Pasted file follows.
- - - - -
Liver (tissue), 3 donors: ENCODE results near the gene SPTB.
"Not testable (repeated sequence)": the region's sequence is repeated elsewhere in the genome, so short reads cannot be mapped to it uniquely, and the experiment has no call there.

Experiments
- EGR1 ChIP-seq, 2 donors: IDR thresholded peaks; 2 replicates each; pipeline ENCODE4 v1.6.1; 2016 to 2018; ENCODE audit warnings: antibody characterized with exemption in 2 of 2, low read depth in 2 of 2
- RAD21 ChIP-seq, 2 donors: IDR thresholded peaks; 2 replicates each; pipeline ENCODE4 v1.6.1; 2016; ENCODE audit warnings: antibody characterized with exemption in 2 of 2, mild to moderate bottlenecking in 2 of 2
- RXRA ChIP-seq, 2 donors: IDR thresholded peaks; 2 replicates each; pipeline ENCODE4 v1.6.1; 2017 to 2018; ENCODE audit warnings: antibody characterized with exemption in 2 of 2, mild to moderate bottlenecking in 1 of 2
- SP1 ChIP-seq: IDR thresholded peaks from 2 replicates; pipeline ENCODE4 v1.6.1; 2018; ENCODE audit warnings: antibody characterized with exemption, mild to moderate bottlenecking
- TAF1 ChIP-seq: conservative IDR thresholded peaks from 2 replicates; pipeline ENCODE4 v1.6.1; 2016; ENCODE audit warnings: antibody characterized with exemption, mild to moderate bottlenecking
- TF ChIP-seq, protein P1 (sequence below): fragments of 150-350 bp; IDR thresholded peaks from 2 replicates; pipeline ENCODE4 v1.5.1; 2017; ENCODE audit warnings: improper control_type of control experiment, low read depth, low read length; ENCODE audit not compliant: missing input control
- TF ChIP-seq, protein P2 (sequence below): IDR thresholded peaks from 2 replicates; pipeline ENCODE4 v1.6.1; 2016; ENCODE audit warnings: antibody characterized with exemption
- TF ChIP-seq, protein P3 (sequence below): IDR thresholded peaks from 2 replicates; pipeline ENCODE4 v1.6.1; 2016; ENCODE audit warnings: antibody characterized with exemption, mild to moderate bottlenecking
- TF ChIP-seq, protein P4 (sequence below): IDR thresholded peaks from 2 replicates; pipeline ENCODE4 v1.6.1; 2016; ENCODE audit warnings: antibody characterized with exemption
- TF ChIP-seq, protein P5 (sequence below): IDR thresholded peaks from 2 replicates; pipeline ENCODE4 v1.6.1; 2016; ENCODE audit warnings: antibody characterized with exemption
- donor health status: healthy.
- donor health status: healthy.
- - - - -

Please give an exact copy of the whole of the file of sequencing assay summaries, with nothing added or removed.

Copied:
Liver (tissue), 3 donors: ENCODE results near the gene SPTB.
"Not testable (repeated sequence)": the region's sequence is repeated elsewhere in the genome, so short reads cannot be mapped to it uniquely, and the experiment has no call there.

Experiments
- EGR1 ChIP-seq, 2 donors: IDR thresholded peaks; 2 replicates each; pipeline ENCODE4 v1.6.1; 2016 to 2018; ENCODE audit warnings: antibody characterized with exemption in 2 of 2, low read depth in 2 of 2
- RAD21 ChIP-seq, 2 donors: IDR thresholded peaks; 2 replicates each; pipeline ENCODE4 v1.6.1; 2016; ENCODE audit warnings: antibody characterized with exemption in 2 of 2, mild to moderate bottlenecking in 2 of 2
- RXRA ChIP-seq, 2 donors: IDR thresholded peaks; 2 replicates each; pipeline ENCODE4 v1.6.1; 2017 to 2018; ENCODE audit warnings: antibody characterized with exemption in 2 of 2, mild to moderate bottlenecking in 1 of 2
- SP1 ChIP-seq: IDR thresholded peaks from 2 replicates; pipeline ENCODE4 v1.6.1; 2018; ENCODE audit warnings: antibody characterized with exemption, mild to moderate bottlenecking
- TAF1 ChIP-seq: conservative IDR thresholded peaks from 2 replicates; pipeline ENCODE4 v1.6.1; 2016; ENCODE audit warnings: antibody characterized with exemption, mild to moderate bottlenecking
- TF ChIP-seq, protein P1 (sequence below): fragments of 150-350 bp; IDR thresholded peaks from 2 replicates; pipeline ENCODE4 v1.5.1; 2017; ENCODE audit warnings: improper control_type of control experiment, low read depth, low read length; ENCODE audit not compliant: missing input control
- TF ChIP-seq, protein P2 (sequence below): IDR thresholded peaks from 2 replicates; pipeline ENCODE4 v1.6.1; 2016; ENCODE audit warnings: antibody characterized with exemption
- TF ChIP-seq, protein P3 (sequence below): IDR thresholded peaks from 2 replicates; pipeline ENCODE4 v1.6.1; 2016; ENCODE audit warnings: antibody characterized with exemption, mild to moderate bottlenecking
- TF ChIP-seq, protein P4 (sequence below): IDR thresholded peaks from 2 replicates; pipeline ENCODE4 v1.6.1; 2016; ENCODE audit warnings: antibody characterized with exemption
- TF ChIP-seq, protein P5 (sequence below): IDR thresholded peaks from 2 replicates; pipeline ENCODE4 v1.6.1; 2016; ENCODE audit warnings: antibody characterized with exemption
- donor health status: healthy.
- donor health status: healthy.